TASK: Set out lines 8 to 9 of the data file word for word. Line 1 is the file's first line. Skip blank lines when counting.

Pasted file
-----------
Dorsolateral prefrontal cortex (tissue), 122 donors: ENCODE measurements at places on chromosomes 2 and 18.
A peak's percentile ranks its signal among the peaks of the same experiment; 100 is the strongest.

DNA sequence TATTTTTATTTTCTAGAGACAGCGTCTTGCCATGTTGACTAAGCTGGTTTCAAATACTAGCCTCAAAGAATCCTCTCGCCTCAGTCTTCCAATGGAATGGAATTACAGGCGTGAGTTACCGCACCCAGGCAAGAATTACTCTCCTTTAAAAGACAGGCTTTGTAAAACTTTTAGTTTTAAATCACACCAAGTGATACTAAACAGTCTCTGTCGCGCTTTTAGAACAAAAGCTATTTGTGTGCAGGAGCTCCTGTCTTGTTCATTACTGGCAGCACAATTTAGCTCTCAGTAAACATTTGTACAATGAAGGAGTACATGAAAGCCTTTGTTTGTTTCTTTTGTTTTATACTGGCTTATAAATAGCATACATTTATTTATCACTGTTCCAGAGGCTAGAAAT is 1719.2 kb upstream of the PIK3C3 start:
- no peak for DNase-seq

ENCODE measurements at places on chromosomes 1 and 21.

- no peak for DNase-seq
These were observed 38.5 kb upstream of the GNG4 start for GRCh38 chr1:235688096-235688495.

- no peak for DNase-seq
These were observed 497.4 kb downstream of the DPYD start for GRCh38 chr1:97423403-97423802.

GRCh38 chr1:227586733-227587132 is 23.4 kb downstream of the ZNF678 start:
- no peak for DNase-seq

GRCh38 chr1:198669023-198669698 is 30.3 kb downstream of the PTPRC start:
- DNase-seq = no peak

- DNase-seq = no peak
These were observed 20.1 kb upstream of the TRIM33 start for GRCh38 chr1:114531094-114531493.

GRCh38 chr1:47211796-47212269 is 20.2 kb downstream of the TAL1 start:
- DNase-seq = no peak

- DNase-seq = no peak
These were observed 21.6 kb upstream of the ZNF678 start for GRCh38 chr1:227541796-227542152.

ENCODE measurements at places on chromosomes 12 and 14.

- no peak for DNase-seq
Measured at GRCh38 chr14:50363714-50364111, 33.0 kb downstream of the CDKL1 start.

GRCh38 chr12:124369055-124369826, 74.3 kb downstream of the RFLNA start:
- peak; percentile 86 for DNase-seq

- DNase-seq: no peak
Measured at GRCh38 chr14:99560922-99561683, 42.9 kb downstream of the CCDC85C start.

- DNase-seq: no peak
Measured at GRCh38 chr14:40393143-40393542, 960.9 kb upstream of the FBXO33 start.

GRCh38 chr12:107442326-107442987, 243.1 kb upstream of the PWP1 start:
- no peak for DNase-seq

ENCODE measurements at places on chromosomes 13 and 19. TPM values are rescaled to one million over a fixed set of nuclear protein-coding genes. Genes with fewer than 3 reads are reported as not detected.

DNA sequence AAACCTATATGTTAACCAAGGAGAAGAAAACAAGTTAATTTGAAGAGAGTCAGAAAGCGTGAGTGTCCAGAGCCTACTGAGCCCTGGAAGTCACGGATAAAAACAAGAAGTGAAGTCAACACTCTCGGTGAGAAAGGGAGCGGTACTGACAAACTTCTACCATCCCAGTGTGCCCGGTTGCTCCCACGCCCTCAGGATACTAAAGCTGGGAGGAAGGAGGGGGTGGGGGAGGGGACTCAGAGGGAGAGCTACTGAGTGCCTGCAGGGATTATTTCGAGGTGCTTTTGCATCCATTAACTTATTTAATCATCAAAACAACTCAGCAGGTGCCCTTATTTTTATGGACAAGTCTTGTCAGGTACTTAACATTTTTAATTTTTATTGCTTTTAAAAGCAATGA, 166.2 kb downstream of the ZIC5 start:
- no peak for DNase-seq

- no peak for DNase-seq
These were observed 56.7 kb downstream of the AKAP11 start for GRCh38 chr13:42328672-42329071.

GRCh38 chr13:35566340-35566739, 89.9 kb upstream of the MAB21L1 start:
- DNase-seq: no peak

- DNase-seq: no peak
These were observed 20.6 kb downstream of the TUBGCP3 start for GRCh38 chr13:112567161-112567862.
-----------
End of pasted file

- no peak for DNase-seq
These were observed 497.4 kb downstream of the DPYD start for GRCh38 chr1:97423403-97423802.